March 15, 2005
Games you can play
The Gates celebrate repetition. Each gate alone was an unremarkable object. Put 7,500 of them together, and they effect a radical change in perception.
The Gates Memory Project is also about repetition, of photographs instead of physical objects. Each collected image has unique traits - time, place, photographer, subject, light - that can be abstracted and appreciated for their membership in a set. When I look at the 2,000 images that have been submitted so far, I'm amazed by the formal games you can play. Photos of the same place, or photos at the same time. Iconic viewing angles. Single gate against blue sky. Saffron fabric against sunshine. Rows of gates receding to a vanishing point. Rows of gates crisscrossing the frame. Gates framing people. Gates framing other gates. Gates photos in a pile ("gatesmemory" at Felix Turners' postcard browser), gates browsable by tag.
How about Gates on a map? Collective memory stimulated by shared activity and a collaborative effort to annotate gatesmemory images by location. I hope that project participants would willing to lend a hand with a widespread spatial annotation project. All it would take would be few interface modifications to Mappr and participants familiar with the park.
I am in the strange position of having never seen Central Park without its saffron makeover, but the reactions of visitors made it clear that it was a changed environment. Our host in New York made a point of leading us through parts that remained ungated, to provide a brief view of the bare park in winter.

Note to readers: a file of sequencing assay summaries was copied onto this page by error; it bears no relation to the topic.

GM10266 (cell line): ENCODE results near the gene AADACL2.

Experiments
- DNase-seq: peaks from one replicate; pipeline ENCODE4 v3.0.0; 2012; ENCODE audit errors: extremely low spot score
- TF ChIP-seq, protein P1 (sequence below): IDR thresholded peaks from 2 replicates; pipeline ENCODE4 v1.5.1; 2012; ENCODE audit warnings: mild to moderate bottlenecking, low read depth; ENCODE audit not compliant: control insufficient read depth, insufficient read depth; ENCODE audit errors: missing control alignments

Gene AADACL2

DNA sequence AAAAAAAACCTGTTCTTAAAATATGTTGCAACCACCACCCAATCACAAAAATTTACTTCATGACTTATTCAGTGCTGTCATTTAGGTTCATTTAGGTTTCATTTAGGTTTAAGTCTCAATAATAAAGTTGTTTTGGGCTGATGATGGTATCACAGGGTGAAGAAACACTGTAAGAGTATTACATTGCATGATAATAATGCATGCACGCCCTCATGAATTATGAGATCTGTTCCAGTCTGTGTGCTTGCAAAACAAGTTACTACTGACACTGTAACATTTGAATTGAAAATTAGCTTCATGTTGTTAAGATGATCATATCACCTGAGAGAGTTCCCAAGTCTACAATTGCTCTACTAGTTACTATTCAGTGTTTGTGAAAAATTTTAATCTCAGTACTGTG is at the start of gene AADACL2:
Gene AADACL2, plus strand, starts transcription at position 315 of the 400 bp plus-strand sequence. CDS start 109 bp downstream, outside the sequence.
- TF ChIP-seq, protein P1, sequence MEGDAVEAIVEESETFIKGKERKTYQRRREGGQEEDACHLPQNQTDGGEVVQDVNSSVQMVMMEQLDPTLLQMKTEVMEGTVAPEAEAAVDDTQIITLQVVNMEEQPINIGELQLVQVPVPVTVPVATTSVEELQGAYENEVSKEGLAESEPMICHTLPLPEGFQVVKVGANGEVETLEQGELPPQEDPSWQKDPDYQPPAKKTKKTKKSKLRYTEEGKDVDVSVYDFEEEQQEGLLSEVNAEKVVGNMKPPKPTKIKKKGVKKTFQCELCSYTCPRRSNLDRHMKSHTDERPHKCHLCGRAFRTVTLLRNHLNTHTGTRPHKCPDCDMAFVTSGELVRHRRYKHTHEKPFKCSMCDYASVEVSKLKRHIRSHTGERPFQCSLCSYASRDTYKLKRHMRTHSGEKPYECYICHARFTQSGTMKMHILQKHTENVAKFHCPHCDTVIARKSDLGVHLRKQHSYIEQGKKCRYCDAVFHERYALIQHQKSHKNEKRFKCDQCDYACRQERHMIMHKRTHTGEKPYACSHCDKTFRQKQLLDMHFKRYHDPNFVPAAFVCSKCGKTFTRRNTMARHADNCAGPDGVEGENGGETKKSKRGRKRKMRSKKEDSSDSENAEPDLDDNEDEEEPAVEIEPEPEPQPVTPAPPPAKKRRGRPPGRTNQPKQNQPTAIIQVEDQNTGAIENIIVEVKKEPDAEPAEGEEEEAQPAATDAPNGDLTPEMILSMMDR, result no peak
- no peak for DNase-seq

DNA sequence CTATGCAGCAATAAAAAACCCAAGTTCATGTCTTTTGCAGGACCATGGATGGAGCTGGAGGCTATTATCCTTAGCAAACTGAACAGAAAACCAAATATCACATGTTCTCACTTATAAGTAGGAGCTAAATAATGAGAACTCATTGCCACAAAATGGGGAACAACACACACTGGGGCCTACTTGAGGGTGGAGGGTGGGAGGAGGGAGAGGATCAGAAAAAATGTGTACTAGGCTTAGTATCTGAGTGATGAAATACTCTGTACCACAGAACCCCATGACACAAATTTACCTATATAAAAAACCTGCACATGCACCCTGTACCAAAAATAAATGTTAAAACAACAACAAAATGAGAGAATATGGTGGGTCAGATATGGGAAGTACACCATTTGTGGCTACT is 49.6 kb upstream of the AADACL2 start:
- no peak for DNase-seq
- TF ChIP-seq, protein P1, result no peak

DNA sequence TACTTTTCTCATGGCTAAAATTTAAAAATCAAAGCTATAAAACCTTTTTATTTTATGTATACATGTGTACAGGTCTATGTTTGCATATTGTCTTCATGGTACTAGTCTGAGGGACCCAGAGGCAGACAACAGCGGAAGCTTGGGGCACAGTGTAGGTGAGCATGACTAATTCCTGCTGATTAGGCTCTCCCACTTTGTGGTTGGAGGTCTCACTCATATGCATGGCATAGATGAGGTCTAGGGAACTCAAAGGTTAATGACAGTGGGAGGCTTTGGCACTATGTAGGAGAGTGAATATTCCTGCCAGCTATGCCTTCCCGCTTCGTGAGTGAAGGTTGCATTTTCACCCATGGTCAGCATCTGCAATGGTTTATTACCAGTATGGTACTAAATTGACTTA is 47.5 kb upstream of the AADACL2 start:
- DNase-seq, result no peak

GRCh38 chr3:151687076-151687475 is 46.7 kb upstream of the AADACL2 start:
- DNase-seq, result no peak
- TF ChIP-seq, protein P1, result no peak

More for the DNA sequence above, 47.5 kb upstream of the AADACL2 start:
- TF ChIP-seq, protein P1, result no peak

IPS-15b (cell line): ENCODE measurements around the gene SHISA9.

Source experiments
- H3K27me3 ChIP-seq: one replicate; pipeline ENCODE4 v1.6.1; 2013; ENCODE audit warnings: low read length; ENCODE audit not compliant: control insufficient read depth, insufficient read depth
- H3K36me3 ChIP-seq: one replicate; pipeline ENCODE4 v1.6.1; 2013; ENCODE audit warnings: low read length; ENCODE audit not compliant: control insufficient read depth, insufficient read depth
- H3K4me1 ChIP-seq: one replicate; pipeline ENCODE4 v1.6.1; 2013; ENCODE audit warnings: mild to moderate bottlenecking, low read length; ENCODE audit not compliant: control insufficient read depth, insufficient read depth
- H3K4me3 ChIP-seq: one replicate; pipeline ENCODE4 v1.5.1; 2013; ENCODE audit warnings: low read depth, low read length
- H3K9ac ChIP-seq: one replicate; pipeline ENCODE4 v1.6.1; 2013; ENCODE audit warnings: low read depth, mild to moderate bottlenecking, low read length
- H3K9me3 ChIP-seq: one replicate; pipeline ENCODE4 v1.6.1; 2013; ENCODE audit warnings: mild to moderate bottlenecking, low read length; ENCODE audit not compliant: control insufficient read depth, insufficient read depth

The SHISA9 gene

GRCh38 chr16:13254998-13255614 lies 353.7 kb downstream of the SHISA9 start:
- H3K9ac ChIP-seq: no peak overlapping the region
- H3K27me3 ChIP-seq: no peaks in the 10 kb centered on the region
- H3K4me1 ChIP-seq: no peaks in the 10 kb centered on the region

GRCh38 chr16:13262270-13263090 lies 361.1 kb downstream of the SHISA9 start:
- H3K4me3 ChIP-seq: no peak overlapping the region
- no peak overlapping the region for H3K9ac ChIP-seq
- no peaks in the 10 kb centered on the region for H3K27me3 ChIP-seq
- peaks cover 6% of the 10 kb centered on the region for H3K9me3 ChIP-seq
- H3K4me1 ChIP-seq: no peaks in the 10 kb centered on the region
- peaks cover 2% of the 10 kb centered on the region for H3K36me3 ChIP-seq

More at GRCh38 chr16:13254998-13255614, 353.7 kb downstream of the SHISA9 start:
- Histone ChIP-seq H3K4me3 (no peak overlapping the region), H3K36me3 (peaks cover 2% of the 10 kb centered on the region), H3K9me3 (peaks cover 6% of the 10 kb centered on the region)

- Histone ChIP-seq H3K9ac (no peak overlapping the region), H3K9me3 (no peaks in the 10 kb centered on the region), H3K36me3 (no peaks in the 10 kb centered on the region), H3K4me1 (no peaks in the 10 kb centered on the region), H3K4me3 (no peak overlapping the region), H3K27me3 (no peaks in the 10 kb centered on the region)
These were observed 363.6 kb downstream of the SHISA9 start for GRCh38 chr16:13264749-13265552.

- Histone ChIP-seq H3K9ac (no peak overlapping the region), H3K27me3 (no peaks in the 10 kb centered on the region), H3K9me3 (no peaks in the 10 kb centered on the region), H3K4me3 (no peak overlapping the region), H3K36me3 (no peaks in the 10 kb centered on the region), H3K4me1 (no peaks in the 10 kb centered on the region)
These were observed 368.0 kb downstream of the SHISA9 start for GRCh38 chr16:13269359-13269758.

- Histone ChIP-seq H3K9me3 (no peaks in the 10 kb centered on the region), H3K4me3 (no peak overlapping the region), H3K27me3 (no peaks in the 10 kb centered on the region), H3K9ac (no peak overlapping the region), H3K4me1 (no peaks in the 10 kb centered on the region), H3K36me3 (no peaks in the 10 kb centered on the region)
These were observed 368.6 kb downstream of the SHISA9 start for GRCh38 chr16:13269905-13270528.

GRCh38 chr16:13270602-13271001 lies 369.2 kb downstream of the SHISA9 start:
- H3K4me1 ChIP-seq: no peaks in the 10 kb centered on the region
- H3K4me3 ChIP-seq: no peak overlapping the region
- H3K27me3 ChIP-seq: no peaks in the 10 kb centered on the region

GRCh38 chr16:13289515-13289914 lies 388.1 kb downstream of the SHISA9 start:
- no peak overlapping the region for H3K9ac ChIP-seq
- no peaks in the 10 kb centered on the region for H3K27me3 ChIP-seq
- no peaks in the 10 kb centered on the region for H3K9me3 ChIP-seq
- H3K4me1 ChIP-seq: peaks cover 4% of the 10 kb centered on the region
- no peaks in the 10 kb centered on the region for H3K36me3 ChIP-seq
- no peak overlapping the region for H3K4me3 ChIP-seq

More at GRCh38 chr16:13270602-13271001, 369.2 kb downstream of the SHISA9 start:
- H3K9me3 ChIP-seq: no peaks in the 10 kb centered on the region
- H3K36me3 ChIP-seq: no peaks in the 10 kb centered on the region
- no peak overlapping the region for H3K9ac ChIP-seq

Posted by michal migurski at March 15, 2005 6:08 AM
Is it more interesting to see where in the park pictures were taken, or where in the city/region/country/world the photographers are from?
Mappr is wonderful at tracing a theme or subject across the country. But when the theme or subject is site-specific, perhaps it is more interesting to trace the various eyes of the various beholders...People came from far and wide.
If it were a map of Central Park, what kind of resolution do you imagine?
Posted by: ben vershbow at March 15, 2005 8:04 PM
having spent a lot of time in the park with the gates, i found much more interesting variation with tme of day (sunrise vs. high noon) or weather (snow vs not-snow). might be very interesting to try to gather pictures of exact same spot at diffrerent times of day and under different weather conditions.
anyone reading this want to volunteer to try to collect such metadata so that something interesting could be done.
but back to your broader point -- there are lots of different categories one could sort by -- perhaps we should encourage everyone to make suggestions for a list that can be used to guide meta-data collection
Posted by: Bob Stein at March 15, 2005 9:34 PM